‘…Mirrors are usually passed down from father to son, but they don’t have to be. It is said that the original conjurors had some fairy blood in them, which was why they could use the mirrors, and that ability runs through families.’
(Mirror Magic by Claire Fayers. P29.)
Wyse is the only town left in Britain with a connection to the magical Unworld. Ava and her brother Matthew are forced to return to Wyse following the death of their father. The once magical town is no longer so magical, and it is under the control of Lord Skinner. What does Lord Skinner want? Why is he so interested in Ava Harcourt?
Ava looks into a magical mirror and meets Howell, who lives in Unwyse in the magical Unworld. Howell is the only one of the Fair Folk without magic. It seems he is doomed to a life of drudgery until the sinister Mr Bones takes a special interest in him.
What is the connection between Lord Skinner and Mr Bones? Ava and Howell race to discover the truth and save the magic which connects the two worlds.
An enchanting middle-grade fantasy. I love the setting: 1852, a town on the border between England and Wales, which happens to be the last place in Britain with a connection to the magical Unworld. I loved that premise that reflections are something more than what we see in the mirror. That conjurors can bring magical mirrors to life and use them to communicate with the Unworld.
There are several mysteries set up early on in the story: what happened that Ava’s father cut ties with the magical world? Is the mark on Ava’s face really left over from measles? Why have the magical mirrors stopped working? Who is Mr Bones and why does he want The Book? The answers are all connected in a way which is not immediately apparent, and I love how the story affects people on both sides of the mirror.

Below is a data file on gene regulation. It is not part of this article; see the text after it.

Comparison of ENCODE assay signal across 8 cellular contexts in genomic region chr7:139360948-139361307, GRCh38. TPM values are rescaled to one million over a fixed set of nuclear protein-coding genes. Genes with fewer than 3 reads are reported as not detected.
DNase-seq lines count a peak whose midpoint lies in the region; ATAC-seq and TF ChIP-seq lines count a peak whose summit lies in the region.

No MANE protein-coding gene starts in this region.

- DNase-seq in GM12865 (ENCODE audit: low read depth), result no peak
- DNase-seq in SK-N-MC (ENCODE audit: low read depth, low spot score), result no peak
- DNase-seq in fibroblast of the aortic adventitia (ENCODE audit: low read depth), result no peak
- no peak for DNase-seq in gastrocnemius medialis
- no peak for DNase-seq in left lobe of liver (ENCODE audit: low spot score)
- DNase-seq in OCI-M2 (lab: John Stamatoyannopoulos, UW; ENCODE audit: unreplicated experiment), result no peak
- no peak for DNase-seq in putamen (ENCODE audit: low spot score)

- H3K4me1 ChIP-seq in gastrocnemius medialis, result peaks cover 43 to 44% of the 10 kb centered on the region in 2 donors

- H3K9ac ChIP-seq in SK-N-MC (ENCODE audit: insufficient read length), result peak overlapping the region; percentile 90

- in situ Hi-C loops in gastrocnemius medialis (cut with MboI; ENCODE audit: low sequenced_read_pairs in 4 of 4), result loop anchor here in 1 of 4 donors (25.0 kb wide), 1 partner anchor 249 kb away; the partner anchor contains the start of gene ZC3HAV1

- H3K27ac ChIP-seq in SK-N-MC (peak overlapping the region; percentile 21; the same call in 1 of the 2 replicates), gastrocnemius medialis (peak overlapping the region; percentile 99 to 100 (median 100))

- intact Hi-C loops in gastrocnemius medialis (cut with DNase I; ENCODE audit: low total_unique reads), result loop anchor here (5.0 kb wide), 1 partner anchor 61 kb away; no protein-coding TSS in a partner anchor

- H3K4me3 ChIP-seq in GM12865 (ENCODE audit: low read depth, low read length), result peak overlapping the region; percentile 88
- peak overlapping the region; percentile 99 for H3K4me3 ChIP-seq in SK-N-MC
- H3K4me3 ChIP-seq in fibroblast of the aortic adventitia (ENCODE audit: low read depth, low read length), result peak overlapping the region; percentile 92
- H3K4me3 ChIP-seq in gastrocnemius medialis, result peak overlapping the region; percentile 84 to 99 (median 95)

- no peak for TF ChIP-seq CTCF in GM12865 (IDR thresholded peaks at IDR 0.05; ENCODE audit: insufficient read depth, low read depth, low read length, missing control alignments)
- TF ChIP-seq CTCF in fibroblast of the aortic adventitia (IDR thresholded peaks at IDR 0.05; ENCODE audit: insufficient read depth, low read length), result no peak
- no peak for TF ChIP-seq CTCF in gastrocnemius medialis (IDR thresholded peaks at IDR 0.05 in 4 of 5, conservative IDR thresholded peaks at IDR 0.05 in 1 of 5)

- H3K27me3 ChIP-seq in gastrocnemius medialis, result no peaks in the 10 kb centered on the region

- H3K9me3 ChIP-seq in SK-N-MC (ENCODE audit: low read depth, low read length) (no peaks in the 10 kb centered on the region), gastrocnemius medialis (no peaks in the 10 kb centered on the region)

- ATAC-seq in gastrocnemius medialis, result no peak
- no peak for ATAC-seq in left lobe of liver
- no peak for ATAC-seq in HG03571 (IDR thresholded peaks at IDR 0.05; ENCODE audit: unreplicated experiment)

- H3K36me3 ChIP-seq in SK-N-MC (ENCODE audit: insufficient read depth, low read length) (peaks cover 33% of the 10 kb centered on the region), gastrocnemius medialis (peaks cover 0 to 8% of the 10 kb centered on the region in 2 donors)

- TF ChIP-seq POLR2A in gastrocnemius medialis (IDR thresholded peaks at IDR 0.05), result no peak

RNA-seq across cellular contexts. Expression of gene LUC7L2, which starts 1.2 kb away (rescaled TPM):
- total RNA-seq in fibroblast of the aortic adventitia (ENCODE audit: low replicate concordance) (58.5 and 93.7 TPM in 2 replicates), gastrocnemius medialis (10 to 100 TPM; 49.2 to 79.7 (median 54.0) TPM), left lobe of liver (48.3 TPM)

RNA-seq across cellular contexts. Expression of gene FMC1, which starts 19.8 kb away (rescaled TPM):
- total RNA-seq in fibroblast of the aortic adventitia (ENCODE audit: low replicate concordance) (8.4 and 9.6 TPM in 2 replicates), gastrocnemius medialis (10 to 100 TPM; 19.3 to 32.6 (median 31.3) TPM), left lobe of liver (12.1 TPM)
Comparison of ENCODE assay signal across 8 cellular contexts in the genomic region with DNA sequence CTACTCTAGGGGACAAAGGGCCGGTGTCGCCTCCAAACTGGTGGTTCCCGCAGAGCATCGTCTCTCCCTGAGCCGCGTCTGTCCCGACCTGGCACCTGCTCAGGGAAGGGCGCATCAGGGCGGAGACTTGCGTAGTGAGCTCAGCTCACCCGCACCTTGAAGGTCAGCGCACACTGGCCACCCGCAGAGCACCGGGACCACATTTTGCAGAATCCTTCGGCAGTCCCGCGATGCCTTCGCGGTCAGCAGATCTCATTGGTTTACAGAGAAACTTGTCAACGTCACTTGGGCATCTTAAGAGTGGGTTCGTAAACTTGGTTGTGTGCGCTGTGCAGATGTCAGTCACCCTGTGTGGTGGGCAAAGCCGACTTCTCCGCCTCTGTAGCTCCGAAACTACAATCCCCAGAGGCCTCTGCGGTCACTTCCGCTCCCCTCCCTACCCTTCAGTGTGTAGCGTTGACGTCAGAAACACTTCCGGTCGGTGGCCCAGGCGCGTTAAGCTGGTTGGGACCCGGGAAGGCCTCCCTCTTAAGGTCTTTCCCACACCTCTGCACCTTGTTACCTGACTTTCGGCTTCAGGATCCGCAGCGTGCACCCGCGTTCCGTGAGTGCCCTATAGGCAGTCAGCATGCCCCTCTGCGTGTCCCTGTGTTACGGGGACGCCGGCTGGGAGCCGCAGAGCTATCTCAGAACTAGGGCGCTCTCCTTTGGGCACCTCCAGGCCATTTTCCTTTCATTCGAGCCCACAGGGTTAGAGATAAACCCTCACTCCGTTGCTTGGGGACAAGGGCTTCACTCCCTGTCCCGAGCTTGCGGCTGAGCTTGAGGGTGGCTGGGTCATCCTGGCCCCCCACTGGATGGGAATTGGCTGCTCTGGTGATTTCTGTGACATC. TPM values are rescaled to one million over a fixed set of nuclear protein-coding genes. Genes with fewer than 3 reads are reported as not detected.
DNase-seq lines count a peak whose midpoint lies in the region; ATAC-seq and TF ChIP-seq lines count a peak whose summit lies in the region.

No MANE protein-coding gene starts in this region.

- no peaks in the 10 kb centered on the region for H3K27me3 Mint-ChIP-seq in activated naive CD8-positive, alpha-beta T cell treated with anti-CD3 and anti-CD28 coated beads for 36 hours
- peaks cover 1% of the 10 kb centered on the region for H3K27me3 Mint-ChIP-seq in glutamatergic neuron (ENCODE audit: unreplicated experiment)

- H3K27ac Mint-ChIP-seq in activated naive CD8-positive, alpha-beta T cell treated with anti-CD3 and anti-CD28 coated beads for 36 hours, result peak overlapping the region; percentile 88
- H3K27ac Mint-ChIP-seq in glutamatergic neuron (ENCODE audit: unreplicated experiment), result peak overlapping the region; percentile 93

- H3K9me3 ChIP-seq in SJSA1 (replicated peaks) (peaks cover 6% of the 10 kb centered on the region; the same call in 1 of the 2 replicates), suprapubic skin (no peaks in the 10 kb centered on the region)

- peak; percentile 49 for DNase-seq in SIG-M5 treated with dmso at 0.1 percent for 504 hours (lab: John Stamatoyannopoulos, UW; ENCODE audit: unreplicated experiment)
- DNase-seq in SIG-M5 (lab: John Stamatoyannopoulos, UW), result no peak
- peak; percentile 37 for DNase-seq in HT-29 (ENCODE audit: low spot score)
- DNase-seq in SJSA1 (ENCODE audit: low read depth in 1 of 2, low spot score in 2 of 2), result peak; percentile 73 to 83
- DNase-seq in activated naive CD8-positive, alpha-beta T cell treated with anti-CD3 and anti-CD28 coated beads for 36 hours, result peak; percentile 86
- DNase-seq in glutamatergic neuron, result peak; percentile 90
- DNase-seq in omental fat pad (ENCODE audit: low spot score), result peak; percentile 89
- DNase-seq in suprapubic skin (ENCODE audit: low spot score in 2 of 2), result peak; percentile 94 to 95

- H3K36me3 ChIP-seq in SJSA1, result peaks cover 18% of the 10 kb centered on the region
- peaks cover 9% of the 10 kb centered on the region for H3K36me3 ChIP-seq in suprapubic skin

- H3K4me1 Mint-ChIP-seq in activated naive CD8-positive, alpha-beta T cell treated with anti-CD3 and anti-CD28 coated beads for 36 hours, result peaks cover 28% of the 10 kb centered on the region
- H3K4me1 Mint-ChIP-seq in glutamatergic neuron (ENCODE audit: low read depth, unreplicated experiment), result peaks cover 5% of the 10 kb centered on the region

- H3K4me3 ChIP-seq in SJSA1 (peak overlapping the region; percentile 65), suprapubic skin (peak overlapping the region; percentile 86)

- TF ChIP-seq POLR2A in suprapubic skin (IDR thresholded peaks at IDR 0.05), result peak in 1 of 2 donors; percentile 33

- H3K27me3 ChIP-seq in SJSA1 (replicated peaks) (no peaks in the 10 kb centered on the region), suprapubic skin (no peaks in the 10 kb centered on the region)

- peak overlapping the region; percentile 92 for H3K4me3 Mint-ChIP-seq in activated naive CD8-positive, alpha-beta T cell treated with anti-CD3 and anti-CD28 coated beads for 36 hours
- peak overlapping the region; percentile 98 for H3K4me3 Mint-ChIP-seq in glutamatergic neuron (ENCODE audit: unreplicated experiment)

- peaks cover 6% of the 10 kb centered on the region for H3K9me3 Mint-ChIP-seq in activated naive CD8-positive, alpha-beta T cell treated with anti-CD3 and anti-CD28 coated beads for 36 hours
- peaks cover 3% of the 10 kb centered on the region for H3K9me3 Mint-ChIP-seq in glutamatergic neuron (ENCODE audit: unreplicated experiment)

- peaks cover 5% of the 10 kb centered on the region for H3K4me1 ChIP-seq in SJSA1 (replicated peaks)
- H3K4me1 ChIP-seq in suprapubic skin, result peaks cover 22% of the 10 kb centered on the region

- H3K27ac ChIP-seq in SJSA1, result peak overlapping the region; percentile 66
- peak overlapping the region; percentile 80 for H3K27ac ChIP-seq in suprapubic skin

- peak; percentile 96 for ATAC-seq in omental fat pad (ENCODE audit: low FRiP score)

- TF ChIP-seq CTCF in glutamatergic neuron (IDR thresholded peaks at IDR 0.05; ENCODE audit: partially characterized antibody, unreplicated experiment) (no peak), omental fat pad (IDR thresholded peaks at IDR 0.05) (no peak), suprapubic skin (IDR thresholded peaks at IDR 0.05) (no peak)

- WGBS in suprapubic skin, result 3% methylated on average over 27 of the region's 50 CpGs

The world building is sublime. From fairy-tat gift shops to the mirror station, it feels as if Claire Fayers has visited her world rather than invented it. I loved how the magical setting fitted neatly in with British history. Some people reckon The Industrial Revolution killed the need for magic, for example, and magic is developing alongside industrial progress.
The book of magic which Ava and Howell must protect has a mind of its own. It can see into the future. Words appear on its pages, sometimes warning the characters of imminent danger, at other times spouting about novels which have not yet been written or events which will happen in 60 years. It is a witty, snarky book. Excerpts from the book appear at the head of each chapter, and I imagine they will cause young readers great hilarity.
I enjoyed this story very much. It is a must for fans of James Nicol and Abi Elphinstone. A real gem.
Thanks to Karen Bultiauw and Macmillain Children’s Books for my copy of Mirror Magic. Opinions my own.